• Fri
  • Aug 29, 2014
  • Updated: 2:19pm
NewsWorld
EUTHANASIA

Belgium passes law to allow euthanasia for terminally ill children

Critics question if a child has the capacity to make the decisionto end their life

PUBLISHED : Friday, 14 February, 2014, 9:22pm
UPDATED : Friday, 14 February, 2014, 9:22pm

Belgium has become the first country to allow euthanasia for terminally ill children of all ages after a debate in which critics questioned a child's ability to make the decision to die.

Despite opposition from the Catholic Church, which called the move "a step too far", and some paediatricians, parliament adopted the legislation on Thursday by 86 votes to 44, with 12 abstentions. The legislation makes the country the second after the Netherlands to allow mercy-killing for children, and the first to lift all age restrictions.

Unlike the Dutch across the border, where euthanasia is allowed for children over 12, the law states that any incurably sick child may request to end their suffering if "conscious", and if equipped with "a capacity of discernment".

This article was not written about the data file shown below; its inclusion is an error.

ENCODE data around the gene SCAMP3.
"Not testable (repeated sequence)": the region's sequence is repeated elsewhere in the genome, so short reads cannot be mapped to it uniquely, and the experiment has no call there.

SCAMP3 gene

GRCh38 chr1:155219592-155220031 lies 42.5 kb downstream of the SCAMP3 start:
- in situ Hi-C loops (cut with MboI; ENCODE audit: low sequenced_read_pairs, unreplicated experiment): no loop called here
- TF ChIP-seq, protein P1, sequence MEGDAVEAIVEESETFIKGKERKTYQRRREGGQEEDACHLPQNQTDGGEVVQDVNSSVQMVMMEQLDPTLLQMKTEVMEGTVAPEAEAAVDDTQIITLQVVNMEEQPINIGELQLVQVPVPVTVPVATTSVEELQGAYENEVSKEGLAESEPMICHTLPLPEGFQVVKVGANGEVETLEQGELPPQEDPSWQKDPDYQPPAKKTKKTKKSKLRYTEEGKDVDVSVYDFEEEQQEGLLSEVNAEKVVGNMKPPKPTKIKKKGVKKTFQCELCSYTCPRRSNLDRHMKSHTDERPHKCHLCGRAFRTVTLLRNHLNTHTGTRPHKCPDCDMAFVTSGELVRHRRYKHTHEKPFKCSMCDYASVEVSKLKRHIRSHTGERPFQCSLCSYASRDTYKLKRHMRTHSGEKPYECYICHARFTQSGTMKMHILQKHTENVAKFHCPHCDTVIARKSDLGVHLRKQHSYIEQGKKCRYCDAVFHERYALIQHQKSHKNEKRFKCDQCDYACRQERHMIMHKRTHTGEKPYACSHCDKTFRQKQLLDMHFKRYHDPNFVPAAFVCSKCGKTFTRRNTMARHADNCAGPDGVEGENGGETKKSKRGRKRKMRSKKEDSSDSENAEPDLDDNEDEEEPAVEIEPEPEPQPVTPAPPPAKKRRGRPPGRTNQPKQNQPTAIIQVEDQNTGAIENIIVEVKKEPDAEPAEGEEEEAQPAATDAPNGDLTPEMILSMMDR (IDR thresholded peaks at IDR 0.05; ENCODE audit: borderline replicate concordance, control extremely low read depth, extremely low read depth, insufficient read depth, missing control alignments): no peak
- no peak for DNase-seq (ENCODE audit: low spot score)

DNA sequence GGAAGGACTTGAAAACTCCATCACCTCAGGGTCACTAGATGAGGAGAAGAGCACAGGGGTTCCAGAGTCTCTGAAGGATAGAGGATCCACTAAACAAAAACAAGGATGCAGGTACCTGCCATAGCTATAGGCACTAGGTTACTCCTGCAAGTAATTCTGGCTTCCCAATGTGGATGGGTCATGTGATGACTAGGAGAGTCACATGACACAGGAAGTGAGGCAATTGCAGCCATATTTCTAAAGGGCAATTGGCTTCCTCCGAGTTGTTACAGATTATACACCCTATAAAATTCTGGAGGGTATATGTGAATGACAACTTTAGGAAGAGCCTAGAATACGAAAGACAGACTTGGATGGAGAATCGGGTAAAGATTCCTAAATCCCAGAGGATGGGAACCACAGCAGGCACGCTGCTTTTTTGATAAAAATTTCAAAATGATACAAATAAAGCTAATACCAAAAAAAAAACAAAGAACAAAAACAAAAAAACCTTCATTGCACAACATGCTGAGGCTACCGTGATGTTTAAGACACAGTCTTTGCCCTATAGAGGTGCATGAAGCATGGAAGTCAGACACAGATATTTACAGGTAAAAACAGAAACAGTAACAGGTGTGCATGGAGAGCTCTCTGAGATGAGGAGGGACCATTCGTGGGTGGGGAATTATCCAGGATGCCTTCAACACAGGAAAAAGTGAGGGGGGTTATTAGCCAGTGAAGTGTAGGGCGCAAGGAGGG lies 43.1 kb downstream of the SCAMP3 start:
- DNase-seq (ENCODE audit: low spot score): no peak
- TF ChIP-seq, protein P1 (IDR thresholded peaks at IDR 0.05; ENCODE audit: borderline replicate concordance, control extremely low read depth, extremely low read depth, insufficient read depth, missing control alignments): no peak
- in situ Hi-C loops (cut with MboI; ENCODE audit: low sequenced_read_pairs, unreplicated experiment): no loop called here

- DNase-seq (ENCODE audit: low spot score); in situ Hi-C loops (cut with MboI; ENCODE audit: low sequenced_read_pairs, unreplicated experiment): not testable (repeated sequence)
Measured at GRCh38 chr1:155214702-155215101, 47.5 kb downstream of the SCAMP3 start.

A debate before the vote was interrupted by a man who shouted out "murderers" in French, before being removed from the house.

"It is not a question of imposing euthanasia on anyone ... but of allowing a child not to agonise in pain," said Socialist MP Karine Lalieux ahead of the vote.

Belgium is one of three countries in Europe to allow euthanasia for adults, and a poll in October showed 73 per cent supported extending the right to children.

"The right to consider the question of life and death cannot be restricted to adults," said MP Daniel Bacquelaine.

Addressing controversy over the decision not to set an age restriction for "discernment", he said a child's "legal age isn't the same as mental age".

Opponents, largely members of centrist Christian-leaning parties, attacked the legislation for failing to set a minimum age for youngsters to be able to request euthanasia.

Saying "the world is watching us in amazement", Christian Democrat Sonja Becq said a child's "capacity of discernment" was a "vague" concept, "a grey area".

"How will a doctor determine whether a child has a capacity of discernment?" she asked.

Socialist senator Philippe Mahoux, author of Belgium's historic 2002 "right to die" legislation and himself a doctor, had called for the law to be widened to minors so as to provide a legal framework for doctors who help children in pain die out of mercy outside of the law.

Euthanasia was "the ultimate gesture of humanity", he said.

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